Reverse engineering can be explained as going backwards from the end product to the
design stage by using digitization techniques while in conventional product development the
process is from the design stage towards the end product. (Product development: Induction Reverse Engineering: Deduction)
Conventional engineering which includes stages proceeding from design towards the end
product is called forward engineering. The engineering methodology that is directed from
the end product back to the design stage is called reverse engineering.
Although reverse engineering operations in engineering may be regarded as copying, it
would be incorrect to define this discipline only as 3D part scan. The main purpose of reverse
engineering is to check the product geometry and conformity, and to understand its working
When measuring instruments such as micrometer caliper are not sufficient in geometrical
reverse engineering activities, the parts are digitized by scanning with 3D measuring devices.
The parts can be analyzed, developed, and even made producible with the design
information. It is also possible to increase the efficiency of the product with the design
obtained by 3D scanners.
In design generation practices, the reverse engineering process includes three phases:
3D Digitization (3D Scanning)
Point Cloud preparation (Triangulation/Mesh Optimization)
Usage fields of Reverse Engineering:
Identification of variables that affect product performance (such as geometry, dimensions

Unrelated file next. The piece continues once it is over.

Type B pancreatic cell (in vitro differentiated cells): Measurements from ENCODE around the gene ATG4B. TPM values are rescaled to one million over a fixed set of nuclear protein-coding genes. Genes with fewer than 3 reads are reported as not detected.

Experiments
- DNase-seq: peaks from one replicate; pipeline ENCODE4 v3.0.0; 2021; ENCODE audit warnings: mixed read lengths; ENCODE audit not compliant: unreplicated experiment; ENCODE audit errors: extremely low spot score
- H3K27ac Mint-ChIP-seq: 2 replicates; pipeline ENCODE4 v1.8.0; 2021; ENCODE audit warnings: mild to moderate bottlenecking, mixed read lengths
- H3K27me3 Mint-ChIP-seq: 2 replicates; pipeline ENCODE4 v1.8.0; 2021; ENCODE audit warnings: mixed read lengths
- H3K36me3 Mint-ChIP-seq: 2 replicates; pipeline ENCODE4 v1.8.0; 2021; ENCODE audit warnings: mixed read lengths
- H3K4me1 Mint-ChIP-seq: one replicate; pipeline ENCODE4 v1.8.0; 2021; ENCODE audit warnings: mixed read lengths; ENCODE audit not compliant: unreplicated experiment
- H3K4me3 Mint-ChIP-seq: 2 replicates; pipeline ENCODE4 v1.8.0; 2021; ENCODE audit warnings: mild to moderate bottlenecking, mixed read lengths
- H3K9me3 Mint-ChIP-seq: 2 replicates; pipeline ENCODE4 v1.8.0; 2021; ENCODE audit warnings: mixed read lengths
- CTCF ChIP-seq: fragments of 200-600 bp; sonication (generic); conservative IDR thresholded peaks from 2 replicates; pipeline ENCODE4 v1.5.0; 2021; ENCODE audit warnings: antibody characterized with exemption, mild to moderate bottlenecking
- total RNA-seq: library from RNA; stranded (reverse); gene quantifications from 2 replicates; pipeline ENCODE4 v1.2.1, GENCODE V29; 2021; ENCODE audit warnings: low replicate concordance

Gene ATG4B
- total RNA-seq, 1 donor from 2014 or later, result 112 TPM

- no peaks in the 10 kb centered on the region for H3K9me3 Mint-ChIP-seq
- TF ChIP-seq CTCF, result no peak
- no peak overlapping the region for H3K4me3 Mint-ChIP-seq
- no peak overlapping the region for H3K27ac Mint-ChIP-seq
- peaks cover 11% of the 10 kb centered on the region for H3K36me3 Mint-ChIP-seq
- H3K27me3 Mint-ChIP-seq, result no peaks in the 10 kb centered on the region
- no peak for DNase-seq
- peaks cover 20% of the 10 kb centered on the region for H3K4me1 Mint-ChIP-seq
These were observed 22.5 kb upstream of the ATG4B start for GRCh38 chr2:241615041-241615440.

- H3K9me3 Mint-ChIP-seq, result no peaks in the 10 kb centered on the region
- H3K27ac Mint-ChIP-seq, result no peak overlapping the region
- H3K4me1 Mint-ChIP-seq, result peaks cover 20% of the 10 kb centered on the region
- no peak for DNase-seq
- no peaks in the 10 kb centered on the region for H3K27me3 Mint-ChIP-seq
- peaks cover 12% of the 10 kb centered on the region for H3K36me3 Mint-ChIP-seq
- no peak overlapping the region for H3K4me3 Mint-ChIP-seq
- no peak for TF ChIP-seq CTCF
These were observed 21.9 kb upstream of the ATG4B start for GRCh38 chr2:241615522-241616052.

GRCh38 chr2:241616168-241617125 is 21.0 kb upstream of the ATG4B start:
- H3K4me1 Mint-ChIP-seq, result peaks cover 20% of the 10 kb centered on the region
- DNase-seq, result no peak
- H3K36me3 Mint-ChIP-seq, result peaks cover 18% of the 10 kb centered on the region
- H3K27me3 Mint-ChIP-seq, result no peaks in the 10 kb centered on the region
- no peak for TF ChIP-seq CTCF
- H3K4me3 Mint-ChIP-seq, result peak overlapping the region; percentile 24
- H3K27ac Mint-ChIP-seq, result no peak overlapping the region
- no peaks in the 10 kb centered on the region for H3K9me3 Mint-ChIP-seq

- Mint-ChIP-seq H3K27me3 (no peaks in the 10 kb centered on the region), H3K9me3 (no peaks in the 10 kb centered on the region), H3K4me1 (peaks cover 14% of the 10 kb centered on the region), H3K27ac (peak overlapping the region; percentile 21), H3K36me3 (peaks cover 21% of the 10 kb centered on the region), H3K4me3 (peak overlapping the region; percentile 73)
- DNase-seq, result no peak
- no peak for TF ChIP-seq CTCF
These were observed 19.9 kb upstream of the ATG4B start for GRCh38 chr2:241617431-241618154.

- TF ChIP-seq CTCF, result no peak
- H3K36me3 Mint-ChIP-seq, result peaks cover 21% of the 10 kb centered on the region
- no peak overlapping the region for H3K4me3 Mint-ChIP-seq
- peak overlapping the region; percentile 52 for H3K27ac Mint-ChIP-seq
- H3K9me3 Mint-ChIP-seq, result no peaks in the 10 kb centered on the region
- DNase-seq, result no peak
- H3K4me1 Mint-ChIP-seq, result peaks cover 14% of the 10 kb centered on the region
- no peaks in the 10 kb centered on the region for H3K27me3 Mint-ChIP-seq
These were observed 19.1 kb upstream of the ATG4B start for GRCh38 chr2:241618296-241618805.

etc.) and the improvement of relevant variables
Digitization of the clay model made by hand in the industrial design stage
The necessity of re-manufacturing out-of- production items
Comparison practices amongst similar products - Benchmarking
Scanning the object for direct prototype production
3D data derivation from product, mold, tool, and machine parts
Mold creation in dental and medical applications
Environment, object or human scanning in virtual reality applications
3D design creation of figures, sculptures, constructions, artworks etc. in restoration work.
Comparison of 3D data before and after restoration
Measuremental and dimensional quality control practices after mass production
Determining springback observed at parts formed in sheet metal dies.
Measuring the dimensions and warpage of the product produced in plastic injection mold.
Determining wear at molds / dies and parts over time.
Scanning deformed parts taken out of mold and re-machining the mold to obtain a pre-
deformation to compensate that defect.
Data recovery for products, molds, artworks whose design data is lost.